21 February 2018

Uganda: Kasaija Explains Borrowing to Pay Salaries

Photo: Daily Monitor
Minister of Finance, Matia Kasaija.

Minister of Finance Matia Kasaija on Tuesday afternoon described media reports that government is borrowing money to pay staff salaries as an exaggeration.

The minister told journalists at the government media centre in Kampala that: "The purpose of this borrowing is to mitigate the revenue shortfalls being experienced this year."

He said the money is required to not only pay salaries, but also cover payments to the elderly under the Social Assistance Grants Empowerment (SAGE) programme, pensions and gratuity, among others.

Reminding his audience that Uganda's budget is funded from revenue collected, Kasaija observed that Uganda Revenue Authority has not collected enough to fully fund public expenditures.

He reported that in the first half of this financial year, there was a revenue shortfall of Shs 324 billion. There was low collection of Value Added Tax amounting to Shs 139 billion; international trade taxes, Shs 53 billion, and income and excise taxes at Shs 144.85 billion.

He said that because of this shortfall, Shs 736 billion will be borrowed from domestic sources. Kasaija said that only Shs 48 billion will be taken for salaries and wages from that total sum.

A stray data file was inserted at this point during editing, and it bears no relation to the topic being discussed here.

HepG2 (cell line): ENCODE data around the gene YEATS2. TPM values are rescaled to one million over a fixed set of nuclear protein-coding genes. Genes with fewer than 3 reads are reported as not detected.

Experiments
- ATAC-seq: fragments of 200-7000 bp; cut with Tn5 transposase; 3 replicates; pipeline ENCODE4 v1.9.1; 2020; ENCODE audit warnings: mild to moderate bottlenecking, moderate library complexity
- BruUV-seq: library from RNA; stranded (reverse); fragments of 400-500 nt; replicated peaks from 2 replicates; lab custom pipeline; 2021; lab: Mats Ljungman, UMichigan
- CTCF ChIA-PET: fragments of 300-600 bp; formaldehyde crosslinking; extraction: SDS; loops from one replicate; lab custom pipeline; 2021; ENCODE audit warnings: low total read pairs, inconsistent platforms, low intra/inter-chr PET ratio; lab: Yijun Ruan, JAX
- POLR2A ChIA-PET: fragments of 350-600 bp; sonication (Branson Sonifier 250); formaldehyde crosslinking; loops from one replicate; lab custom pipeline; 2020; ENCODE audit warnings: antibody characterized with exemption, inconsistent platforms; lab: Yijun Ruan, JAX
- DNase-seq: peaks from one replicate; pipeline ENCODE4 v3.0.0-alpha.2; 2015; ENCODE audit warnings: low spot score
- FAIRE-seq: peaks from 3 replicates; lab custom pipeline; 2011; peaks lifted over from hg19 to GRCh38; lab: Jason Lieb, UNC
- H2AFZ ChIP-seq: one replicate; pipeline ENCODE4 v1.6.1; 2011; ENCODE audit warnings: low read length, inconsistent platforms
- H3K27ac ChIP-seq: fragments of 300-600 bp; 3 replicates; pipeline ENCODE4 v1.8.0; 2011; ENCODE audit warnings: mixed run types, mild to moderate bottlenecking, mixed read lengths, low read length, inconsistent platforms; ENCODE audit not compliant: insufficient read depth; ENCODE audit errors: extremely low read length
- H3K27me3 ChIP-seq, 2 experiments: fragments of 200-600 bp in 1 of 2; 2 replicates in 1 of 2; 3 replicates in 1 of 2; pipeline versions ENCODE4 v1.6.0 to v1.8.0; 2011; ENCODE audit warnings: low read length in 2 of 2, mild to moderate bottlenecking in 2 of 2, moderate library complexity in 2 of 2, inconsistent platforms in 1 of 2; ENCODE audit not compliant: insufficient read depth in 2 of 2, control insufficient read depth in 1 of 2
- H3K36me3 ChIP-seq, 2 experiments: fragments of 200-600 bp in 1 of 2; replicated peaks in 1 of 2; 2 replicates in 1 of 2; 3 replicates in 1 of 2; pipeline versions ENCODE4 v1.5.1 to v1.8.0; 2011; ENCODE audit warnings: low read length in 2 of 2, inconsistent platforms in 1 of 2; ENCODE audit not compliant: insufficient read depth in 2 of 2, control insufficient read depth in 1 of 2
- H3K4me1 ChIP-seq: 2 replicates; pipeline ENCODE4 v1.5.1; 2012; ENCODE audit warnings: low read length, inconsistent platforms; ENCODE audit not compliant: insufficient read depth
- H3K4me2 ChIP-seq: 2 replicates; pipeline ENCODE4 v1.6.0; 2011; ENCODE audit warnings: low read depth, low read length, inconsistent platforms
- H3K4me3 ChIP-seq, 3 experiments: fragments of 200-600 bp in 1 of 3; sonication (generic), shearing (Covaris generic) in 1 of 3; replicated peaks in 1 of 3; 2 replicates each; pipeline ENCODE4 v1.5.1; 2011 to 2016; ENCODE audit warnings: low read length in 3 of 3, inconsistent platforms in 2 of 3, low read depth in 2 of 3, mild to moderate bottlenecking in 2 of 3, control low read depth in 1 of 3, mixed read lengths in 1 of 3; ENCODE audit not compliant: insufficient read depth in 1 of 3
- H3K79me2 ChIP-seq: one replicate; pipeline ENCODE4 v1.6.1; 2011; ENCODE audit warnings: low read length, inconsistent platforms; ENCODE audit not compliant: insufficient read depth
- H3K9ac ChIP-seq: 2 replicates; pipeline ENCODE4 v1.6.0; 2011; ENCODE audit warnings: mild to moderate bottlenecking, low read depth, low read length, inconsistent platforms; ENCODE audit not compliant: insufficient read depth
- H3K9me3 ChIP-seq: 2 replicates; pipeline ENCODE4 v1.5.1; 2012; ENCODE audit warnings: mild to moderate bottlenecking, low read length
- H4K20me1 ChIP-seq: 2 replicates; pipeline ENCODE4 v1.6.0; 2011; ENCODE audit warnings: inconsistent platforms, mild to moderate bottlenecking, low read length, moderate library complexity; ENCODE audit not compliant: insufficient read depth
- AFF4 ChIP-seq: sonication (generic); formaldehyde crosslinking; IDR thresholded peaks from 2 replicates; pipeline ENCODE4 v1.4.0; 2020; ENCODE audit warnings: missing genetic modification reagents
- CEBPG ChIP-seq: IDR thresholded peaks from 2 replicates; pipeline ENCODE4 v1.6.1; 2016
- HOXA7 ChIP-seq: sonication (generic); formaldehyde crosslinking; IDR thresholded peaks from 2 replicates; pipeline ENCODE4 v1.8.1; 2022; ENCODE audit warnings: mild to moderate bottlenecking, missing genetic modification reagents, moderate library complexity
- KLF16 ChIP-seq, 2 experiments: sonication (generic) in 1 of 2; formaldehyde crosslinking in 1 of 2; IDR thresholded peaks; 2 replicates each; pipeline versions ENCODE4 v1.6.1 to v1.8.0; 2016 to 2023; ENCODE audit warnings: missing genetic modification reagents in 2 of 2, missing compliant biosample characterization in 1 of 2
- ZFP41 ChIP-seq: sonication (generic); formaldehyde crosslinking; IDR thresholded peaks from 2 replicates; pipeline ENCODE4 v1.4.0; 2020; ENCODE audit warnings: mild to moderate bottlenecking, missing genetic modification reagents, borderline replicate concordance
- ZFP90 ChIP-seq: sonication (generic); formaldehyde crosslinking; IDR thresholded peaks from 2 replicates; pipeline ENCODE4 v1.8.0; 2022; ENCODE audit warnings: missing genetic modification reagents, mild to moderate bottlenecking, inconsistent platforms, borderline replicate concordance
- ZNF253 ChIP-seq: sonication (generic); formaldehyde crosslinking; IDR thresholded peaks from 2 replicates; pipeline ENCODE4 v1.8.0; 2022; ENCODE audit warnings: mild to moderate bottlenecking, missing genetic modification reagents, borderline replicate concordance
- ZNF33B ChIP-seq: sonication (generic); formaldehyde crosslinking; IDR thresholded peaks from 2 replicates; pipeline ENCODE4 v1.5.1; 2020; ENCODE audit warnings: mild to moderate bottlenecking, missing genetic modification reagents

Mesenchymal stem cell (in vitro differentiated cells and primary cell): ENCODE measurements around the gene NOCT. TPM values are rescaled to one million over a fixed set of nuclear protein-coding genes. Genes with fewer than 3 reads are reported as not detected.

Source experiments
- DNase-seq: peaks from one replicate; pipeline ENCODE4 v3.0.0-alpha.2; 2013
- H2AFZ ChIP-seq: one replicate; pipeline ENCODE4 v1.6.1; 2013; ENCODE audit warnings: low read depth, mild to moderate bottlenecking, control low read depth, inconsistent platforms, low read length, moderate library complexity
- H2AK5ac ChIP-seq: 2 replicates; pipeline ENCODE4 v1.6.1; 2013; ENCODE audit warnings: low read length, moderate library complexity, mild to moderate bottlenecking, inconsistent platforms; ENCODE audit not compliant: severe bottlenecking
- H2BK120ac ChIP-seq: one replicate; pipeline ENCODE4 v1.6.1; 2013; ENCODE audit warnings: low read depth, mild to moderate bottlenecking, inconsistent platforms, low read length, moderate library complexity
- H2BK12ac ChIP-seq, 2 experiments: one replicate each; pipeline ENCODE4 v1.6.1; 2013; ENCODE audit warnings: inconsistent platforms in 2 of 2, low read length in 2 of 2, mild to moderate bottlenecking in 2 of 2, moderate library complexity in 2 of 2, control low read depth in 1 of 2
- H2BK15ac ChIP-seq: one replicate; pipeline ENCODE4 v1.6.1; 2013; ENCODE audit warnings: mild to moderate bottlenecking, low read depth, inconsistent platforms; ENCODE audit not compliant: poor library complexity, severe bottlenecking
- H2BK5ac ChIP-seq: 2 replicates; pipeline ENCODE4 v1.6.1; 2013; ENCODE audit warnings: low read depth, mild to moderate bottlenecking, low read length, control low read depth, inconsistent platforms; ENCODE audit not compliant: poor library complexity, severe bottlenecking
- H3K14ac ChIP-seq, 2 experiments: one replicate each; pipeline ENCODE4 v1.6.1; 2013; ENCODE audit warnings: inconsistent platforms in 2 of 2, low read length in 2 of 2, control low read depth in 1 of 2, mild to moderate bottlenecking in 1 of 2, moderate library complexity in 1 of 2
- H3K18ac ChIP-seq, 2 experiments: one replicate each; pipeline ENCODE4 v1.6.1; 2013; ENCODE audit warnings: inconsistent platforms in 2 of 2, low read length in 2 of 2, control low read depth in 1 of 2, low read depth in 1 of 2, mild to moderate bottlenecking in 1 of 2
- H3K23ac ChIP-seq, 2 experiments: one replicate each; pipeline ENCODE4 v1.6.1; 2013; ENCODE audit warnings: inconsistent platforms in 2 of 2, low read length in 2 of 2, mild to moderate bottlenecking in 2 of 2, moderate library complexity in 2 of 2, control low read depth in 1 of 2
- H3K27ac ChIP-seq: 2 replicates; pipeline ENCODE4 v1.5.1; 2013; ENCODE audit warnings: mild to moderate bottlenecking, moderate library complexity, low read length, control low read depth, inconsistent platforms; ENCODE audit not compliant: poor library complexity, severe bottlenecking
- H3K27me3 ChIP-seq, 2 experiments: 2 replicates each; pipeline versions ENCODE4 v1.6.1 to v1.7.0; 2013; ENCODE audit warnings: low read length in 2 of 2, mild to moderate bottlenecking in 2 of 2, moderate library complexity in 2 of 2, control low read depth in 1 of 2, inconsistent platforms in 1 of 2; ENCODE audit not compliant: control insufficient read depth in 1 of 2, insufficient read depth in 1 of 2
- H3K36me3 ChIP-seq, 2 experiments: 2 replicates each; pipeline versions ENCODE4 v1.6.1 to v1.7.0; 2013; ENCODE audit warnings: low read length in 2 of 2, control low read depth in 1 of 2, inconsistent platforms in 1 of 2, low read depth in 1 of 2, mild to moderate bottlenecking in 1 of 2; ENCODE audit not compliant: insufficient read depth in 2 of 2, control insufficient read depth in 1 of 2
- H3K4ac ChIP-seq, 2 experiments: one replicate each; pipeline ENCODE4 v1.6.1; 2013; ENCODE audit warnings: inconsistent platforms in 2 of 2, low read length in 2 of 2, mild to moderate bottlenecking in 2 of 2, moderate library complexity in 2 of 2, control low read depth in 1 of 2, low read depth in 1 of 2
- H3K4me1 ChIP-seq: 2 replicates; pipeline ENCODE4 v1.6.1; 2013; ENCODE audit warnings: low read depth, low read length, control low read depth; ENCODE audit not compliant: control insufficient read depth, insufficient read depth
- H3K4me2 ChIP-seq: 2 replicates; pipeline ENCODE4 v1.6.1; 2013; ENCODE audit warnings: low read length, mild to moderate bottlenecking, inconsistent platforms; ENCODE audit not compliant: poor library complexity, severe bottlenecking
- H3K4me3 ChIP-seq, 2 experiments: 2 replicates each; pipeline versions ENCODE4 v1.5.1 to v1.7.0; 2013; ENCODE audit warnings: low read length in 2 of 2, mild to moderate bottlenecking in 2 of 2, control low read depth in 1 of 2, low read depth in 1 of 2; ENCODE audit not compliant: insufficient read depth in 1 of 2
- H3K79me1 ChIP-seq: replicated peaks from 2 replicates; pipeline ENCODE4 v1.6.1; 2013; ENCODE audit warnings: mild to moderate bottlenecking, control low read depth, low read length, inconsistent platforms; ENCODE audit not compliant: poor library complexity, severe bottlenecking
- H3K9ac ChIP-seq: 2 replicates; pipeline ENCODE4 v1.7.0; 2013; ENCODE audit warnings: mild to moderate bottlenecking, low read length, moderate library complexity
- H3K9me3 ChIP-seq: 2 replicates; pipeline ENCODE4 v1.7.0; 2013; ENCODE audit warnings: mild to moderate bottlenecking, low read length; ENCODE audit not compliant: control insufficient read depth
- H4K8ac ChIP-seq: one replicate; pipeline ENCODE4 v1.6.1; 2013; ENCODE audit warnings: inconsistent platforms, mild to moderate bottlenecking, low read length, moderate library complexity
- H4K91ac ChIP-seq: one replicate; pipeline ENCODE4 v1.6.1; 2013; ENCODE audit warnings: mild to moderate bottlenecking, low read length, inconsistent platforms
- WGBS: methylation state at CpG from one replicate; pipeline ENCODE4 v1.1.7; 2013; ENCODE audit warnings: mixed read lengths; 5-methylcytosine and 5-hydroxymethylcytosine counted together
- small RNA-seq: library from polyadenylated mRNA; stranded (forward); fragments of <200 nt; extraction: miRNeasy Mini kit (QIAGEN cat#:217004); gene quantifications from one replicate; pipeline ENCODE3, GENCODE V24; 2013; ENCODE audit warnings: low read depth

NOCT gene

The minister attributed the shortfall in revenue to the restructuring of the economy. He explained that the country is exporting more to countries like Kenya and China than it is importing, and that exports are not taxed as much as imports.

Government expenses on travel are also quite costly, he said.

The minister explained that the approved national budget, excluding debt and external financing, amounts to Shs 12.59 trillion. Total releases to-date: for quarter one to quarter three is Shs 9.94trillion which is 79%, of which development expenditure for especially infrastructure projects accounts for 73%, he said.

He observed that in spite its short comings, the budget for financial year 2017/2018 is on the right track, and it will continue to meet its obligations.

"... there has been tremendous progress in providing funds for the following areas: provision of Shs 300bn towards clearing of domestic arrears in quarter one and two as announced in my budget speech to support the private sector; ensuring contractual obligations of Shs 1.16 trillion under UNRA are met by the end of Q3; seasonal requirements for NAADs (92%) and coffee development (82%) to provide planting materials to the public; development funds for local governments to enable timely implementations of projects and front-loading expenditures for drugs (Shs 258bn)," Kasaija said.


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